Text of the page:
In the spring and summer of 1977 Berish was a seasonal helitack crew member based at the U.S. Forest Service’s Mount Taylor Ranger District in Grants. “Helitack” means helicopter-delivered resources used to initially fight forest fires. It gave her the physically demanding field experience she would need in wildlife biology.
“(The job) was pivotal. Had I not done the firefighting, I’m not sure I would have gotten into Auburn (for a graduate wildlife program),” Berish said in a phone interview from her home in Sandia Park. “Most of the schools were male bastions. I needed the field cred – particularly as a woman – to prove to whoever hired me that I could withstand the rigors of fieldwork.”
That wasn’t her only connection to fire-related activity in Berish’s 33-plus-year career as a wildlife research biologist for the Florida Fish and Wildlife Conservation Commission.
A second reference to the prescribed burns, or fires, which she said is “the premier management tool” to benefit the high, dry pineland habitats of the burrowing gopher tortoise.
The gopher tortoise was Berish’s primary research subject for the commission. This tortoise, a threatened keynote species, is found in the southeastern United States.
She believes her memoir contains a third, though not so literal, association to the word “fire.”
It’s about her career-long ardor to understand the gopher tortoise. “If you want to understand a long-lived species, you need to study it over time. They live from 40 to 60 years. I absolutely loved the research, and I always, always had more questions,” Berish said. “To try to understand the animals, that’s what fed my fire, the fire of working on these enigmatic reptiles.”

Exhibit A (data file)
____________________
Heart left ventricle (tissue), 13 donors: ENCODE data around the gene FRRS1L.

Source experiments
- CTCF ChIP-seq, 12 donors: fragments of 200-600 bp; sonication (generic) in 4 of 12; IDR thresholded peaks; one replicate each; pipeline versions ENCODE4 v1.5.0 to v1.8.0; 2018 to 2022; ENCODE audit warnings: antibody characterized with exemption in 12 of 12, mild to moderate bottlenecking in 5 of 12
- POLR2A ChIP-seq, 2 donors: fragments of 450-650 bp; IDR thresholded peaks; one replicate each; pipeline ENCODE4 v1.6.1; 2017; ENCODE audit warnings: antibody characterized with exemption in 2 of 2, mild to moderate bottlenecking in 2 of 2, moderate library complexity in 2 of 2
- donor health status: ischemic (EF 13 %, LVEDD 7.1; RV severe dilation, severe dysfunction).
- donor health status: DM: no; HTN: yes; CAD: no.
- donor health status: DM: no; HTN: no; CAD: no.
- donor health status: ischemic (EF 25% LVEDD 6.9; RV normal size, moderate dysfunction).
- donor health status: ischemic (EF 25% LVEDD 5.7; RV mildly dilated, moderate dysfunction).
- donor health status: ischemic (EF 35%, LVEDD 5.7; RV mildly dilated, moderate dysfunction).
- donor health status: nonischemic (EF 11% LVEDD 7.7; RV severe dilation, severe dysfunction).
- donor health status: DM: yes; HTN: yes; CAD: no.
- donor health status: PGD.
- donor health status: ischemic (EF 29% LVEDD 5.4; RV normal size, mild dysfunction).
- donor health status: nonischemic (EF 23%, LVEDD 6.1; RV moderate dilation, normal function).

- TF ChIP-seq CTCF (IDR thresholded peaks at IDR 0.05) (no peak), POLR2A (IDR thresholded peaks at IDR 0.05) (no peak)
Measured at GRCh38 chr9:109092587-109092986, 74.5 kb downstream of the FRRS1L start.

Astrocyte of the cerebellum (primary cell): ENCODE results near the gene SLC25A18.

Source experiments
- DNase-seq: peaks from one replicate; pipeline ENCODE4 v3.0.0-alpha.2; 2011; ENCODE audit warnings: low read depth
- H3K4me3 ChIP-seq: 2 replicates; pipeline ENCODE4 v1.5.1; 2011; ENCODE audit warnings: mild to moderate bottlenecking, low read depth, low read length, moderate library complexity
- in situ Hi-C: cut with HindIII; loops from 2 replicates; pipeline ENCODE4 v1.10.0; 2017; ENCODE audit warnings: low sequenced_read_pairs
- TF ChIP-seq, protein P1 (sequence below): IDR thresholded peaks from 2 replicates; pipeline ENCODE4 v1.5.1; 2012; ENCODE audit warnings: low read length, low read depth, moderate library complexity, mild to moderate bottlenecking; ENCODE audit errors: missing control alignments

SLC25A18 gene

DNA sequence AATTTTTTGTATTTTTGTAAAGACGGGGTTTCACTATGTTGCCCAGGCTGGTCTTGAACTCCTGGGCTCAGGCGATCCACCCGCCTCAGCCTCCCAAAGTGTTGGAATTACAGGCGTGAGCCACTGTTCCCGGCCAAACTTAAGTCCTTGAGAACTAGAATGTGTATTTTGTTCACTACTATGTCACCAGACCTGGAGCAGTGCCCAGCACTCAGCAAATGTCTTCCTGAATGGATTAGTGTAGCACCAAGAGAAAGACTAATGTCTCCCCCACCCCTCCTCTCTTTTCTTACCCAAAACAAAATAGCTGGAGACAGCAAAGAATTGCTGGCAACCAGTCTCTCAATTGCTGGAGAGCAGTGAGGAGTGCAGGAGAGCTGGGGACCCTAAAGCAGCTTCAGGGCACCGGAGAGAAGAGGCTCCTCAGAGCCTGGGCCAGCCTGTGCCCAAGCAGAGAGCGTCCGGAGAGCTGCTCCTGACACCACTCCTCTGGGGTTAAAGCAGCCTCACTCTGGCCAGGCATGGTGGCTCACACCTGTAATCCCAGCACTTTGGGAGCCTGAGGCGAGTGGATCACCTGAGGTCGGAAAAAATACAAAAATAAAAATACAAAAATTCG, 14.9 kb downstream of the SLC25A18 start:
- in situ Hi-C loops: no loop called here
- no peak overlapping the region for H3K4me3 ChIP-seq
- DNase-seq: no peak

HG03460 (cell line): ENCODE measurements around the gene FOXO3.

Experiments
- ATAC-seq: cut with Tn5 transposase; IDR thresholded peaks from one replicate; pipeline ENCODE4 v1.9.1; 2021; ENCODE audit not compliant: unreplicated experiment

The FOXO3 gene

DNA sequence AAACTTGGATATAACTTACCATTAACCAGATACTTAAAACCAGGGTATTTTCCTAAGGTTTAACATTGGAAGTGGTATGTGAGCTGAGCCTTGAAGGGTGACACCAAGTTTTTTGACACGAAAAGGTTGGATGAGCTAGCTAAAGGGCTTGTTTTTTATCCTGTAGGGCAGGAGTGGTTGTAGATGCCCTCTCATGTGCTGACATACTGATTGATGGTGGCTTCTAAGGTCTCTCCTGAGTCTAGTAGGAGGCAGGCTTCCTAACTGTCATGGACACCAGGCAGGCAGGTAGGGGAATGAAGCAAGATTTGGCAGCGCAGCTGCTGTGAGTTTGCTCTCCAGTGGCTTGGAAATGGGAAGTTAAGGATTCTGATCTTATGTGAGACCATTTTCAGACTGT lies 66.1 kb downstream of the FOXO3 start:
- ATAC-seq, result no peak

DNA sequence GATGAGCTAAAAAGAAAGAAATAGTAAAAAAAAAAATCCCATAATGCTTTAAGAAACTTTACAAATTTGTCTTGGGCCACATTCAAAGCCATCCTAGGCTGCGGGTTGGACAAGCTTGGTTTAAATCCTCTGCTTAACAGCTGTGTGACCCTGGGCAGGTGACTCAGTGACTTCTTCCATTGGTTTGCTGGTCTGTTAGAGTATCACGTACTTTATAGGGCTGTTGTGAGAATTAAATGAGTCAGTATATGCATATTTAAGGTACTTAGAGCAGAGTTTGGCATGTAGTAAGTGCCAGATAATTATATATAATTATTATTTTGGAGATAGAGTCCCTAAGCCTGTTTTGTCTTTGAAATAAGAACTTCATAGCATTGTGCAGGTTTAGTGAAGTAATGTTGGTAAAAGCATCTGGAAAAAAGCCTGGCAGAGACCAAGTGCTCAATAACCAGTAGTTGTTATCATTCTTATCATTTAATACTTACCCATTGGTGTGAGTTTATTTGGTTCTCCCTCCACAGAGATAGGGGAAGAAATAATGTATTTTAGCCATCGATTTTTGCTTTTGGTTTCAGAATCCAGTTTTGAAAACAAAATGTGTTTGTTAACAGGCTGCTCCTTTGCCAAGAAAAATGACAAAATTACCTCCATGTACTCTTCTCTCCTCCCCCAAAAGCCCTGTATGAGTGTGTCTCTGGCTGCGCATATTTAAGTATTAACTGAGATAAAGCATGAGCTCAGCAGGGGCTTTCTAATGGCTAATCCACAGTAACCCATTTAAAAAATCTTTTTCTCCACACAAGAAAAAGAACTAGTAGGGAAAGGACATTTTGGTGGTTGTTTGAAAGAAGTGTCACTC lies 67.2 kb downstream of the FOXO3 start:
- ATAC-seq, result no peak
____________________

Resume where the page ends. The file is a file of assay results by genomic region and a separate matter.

Growing up in Fairland, Maryland, Berish developed a lifelong affinity for animals. She sometimes tagged along with her two older brothers and their friends to a nearby island where she caught frogs, toads and box turtles. At home were dogs, a cat and occasionally rabbits. In her preteen years, she sketched African wildlife, thinking she would be the next Jane Goodall.
The young Berish took riding lessons, and that led to her wanting her own horse. Her horse obsession resulted in 35 weeks of secretly saving school lunch money to help buy one.
After graduating with a B.S. in biology from Murray State University, in Kentucky, Berish moved to Albuquerque. In search of work with animals, she took a job cleaning cages and waiting on customers at a small pet store. Then she worked as a cocktail waitress, a gift shop clerk and a substitute teacher before moving on to a nuclear medicine research technician, a position that was part of a UNM School of Medicine project at the Veterans Affairs hospital. From there, she was a veterinary technician with varied tasks.
And then came the job as a helitack firefighter.
In graduate school, she intensively studied the distribution of the threatened eastern indigo snake in southern Georgia. It is one of the largest nonvenomous snakes in North America, Berish writes, and penetrates the deep gopher tortoise burrows and other underground refuges.
The memoir brims with humorous moments and colorful characters. In one misadventure, her truck broke down in a small town. She told the cops she could sleep in her truck but the snake needed warmth. She and the snake ended up in an abandoned jail.
“The former jail was decrepit but it had a heater and would be warm. So I reclined on the bottom bunk in one of the cells, while the snake resided in his sack on the top bunk,” Berish wrote.
Berish has been on a three-pronged lifelong quest – to work with animals in nature, to have mostly outdoor adventures, and to satisfy her curiosity for knowledge. She seems to have accomplished those goals.